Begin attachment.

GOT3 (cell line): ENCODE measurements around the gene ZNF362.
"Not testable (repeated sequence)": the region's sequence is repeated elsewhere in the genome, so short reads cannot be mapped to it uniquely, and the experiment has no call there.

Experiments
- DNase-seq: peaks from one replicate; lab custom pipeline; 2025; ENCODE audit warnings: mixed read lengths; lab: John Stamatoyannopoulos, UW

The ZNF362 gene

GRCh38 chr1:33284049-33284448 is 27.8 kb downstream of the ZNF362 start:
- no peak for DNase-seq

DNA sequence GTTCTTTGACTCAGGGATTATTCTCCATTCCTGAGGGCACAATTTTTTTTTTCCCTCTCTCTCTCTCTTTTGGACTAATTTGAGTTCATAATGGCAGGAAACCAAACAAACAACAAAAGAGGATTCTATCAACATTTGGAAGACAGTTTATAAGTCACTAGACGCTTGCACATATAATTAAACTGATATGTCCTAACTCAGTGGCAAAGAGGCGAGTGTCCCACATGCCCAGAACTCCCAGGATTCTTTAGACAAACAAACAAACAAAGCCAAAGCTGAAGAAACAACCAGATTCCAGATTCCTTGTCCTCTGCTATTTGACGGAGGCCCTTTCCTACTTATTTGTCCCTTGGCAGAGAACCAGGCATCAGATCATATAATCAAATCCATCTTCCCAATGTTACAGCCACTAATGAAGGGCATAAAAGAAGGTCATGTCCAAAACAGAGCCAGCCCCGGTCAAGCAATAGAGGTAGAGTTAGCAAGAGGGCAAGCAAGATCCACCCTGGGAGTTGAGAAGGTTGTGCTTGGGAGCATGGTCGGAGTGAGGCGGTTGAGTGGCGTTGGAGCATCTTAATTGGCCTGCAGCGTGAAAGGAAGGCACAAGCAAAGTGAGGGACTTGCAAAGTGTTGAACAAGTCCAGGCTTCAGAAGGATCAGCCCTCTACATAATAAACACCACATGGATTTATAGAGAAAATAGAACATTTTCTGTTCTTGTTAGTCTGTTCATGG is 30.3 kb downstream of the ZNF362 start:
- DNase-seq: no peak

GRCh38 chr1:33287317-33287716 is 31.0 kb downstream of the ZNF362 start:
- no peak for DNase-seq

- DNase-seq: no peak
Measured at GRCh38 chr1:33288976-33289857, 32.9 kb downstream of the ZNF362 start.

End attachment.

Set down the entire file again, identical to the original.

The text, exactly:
GOT3 (cell line): ENCODE measurements around the gene ZNF362.
"Not testable (repeated sequence)": the region's sequence is repeated elsewhere in the genome, so short reads cannot be mapped to it uniquely, and the experiment has no call there.

Experiments
- DNase-seq: peaks from one replicate; lab custom pipeline; 2025; ENCODE audit warnings: mixed read lengths; lab: John Stamatoyannopoulos, UW

The ZNF362 gene

GRCh38 chr1:33284049-33284448 is 27.8 kb downstream of the ZNF362 start:
- no peak for DNase-seq

DNA sequence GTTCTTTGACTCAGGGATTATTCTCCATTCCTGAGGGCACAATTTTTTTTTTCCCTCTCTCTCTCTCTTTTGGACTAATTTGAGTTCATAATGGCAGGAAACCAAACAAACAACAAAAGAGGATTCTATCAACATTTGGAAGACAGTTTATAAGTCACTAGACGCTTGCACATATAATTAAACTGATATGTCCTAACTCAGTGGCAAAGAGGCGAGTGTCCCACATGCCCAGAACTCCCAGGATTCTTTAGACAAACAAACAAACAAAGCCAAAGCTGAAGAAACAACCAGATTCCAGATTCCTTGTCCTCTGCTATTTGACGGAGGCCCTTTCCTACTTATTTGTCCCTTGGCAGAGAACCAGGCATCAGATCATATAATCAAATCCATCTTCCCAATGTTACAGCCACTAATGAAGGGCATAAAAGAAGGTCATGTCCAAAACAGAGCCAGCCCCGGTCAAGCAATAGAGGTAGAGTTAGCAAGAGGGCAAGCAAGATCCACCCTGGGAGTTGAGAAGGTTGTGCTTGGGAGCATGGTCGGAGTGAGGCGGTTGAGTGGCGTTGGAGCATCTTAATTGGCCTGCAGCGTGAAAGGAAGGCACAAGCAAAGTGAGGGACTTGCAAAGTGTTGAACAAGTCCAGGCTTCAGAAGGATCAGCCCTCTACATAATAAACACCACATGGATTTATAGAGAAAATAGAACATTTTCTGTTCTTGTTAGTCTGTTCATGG is 30.3 kb downstream of the ZNF362 start:
- DNase-seq: no peak

GRCh38 chr1:33287317-33287716 is 31.0 kb downstream of the ZNF362 start:
- no peak for DNase-seq

- DNase-seq: no peak
Measured at GRCh38 chr1:33288976-33289857, 32.9 kb downstream of the ZNF362 start.